Did you find it? I had honestly forgotten Guardians of Koilos was a card until GP Top 8 competitor Adam Hernandez (better known as @Yoman5) clued me in on its interaction with Tezzeret, Master of the Bridge. I’d happily dismiss Guardians of Koilos-based combos in most instances just due to the pain of having to put such a mopey card into my deck. In this instance, though, we don’t even need to play the card in the main.
Basically, we’re looking to do the following. With five artifacts and a Sai, Master Thopterist on the battlefield, we cast Tezzeret, Master of the Bridge. We cast Karn, Master Creator for free. -2 to go get a Guardians of Koilos from our sideboard. Cast Guardians of Koilos for free. Return Karn to hand. Cast Karn for Free. -2 to go get our second copy of Guardians of Koilos. Cast it for free. Return the first Guardians of Koilos to hand. Keep casting and returning Guardians of Koilos until Sai triggers give us a million Thopters. Then +2 Tezzeret and kill our opponent. If something happens to our Guardians, Karn or Tezzeret can always rebuy them on the next turn and try again.
If this all sounds like a lot, it absolutely is. The only reason we can even consider a combo like this is if the core of the deck is completely acceptable on its own. Here, we have a version of Dimir Control that benefits from having some extra card selection and utility in the form of Karn and Tezzeret. All the classic Dimir Control hits are here, and while our combo has eaten up the slots typically reserved for countermagic, we make up for it by having real closing speed and difficult-to-answer threats.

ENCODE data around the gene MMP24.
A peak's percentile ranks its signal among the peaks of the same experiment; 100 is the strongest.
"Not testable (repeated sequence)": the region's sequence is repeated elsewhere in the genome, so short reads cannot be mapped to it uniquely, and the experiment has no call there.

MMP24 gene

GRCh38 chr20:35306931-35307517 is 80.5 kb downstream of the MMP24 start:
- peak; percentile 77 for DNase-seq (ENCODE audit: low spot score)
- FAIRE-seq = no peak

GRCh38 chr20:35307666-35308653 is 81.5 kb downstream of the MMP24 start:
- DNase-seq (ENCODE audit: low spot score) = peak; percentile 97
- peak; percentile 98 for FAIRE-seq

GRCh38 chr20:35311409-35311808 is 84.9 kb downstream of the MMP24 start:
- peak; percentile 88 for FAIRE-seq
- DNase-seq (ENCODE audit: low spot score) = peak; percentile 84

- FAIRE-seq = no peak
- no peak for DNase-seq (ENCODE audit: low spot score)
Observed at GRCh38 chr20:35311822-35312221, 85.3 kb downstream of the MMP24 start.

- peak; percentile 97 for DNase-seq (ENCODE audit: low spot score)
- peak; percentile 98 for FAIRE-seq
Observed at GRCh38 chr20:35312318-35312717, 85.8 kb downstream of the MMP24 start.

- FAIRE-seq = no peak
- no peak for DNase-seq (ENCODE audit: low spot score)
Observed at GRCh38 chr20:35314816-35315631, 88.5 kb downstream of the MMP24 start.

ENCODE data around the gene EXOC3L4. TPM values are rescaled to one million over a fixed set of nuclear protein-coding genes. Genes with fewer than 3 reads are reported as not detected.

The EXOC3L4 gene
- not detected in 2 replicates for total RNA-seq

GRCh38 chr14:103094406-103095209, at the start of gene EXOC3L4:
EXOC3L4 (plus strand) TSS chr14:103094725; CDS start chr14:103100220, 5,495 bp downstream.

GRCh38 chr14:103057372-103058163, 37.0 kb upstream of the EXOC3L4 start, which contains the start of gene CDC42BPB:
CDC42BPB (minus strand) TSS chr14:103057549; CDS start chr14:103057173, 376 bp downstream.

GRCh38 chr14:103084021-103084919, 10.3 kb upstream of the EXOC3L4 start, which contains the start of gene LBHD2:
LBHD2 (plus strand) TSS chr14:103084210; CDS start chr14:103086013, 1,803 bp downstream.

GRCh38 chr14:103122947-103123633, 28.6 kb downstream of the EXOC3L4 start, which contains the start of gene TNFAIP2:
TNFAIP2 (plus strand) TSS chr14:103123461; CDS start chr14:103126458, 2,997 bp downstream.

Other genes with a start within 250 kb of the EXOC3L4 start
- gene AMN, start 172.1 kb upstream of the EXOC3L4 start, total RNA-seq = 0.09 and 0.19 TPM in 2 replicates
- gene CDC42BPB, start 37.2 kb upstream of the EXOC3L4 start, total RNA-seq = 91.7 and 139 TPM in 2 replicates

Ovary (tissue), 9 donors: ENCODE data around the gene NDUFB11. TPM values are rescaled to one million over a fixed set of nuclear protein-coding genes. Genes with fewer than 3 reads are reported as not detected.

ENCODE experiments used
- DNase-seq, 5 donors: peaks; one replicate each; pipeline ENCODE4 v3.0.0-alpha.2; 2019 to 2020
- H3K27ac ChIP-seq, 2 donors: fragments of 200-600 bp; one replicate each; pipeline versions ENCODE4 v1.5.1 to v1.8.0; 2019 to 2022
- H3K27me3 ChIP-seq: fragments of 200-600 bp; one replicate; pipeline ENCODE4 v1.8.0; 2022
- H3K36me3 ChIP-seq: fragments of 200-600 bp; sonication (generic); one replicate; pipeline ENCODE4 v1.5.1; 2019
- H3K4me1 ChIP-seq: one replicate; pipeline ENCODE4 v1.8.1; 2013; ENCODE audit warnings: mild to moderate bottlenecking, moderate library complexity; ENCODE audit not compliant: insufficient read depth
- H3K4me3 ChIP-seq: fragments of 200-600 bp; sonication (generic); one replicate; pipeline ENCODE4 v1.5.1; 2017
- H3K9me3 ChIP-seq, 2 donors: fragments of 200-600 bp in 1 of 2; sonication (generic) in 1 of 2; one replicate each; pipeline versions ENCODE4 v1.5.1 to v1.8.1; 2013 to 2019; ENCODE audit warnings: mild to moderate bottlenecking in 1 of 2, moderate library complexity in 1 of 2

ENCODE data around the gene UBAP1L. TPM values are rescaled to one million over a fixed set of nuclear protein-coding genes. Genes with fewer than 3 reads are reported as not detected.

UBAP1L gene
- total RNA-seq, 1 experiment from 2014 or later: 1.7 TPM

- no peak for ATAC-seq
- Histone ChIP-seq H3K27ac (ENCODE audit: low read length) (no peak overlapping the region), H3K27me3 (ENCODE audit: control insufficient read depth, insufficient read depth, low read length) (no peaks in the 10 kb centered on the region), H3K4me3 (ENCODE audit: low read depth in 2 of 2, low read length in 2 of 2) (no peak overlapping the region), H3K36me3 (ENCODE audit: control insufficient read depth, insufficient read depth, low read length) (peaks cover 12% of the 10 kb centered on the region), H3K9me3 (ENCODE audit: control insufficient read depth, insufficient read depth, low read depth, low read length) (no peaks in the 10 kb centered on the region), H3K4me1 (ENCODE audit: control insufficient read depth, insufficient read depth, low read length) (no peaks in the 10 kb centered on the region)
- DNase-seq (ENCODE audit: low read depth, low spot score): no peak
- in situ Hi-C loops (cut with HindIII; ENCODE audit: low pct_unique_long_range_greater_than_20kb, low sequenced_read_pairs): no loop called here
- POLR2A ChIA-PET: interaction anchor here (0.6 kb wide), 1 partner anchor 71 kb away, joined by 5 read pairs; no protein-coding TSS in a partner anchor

In addition, individual pieces of the combo have a bit of duality to their roles. Sai, Master Thopterist is a kill condition, but his Thopters will also serve as fuel for Tezzeret’s mana discount. Treasure Map simultaneously finds combo pieces and powers them up. Fountain of Renewal will do its best to keep us alive while all of this comes together.
If there is a weak point in the combo chain, it’s likely Karn, the Great Creator. As it stands now, the static ability locking out artifacts is mostly a blank, and our sideboard tool box options are somewhat thin. I initially had some goofy cards like Thran’s Temporal Gateway and Amulet of Safekeeping, but these cards are so narrow as to be almost meaningless. I considered value targets like Runed Servitor or Skyscanner just to make sure Karn was always doing something, but I’m going to start without them first and see if I can just default to grabbing Scrabbling Claws in safe situations. It seems more important to save sideboard slots for Negate and Unmoored Ego against combo and control, and Moment of Craving and Sailor of Means against aggressive strategies.
The Karn, the Great Creator targets that do make the cut consist of our two copies of Guardians of Koilos to combo off with, a Meteor Golem to answer almost everything, a Transmogrifying Wand to answer game-winning threats like Crackling Drake and Thief of Sanity, and an additional Sorcerous Spyglass to shut down opposing planeswalkers or utility lands. There’s also the one-of Scrabbling Claws to default to as a cantrip or cheap affinity enabler in safe situations. It has the bonus of exiling an artifact in your graveyard so it can later be searched up with Karn.
In-game, we fall clearly into the control role, content to chip away at our opponent’s threats while powering-up our two-mana card advantage/selection engine of choice. Sai, Master Thopterist likely should be used proactively against most decks, as Thopter beatdown can force our opponents into awkward stances. Finally, when shields are down, we can slam a Tezzeret and look to move all-in. With five artifacts already on the battlefield, it’s worth noting that the entire combo can be played from hand for only seven mana and three cards. Not the worst rate for an infinite combo when it comes to Standard. Given enough mana, you can enter your combo with less than five artifacts available, since Sai’s trigger will eventually make your Guardians of Koilos free.
Every artifact printed in Standard from this point forward has the capability to add a powerful new wrinkle to this kind of strategy. Furthermore, looking at stained glass tea leaves points to the fact that there is likely another colorless planeswalker waiting for us in War of the Spark. As these moving parts fall into place, I’ll be keeping a careful eye on Tezzeret’s potential in War of the Spark Standard.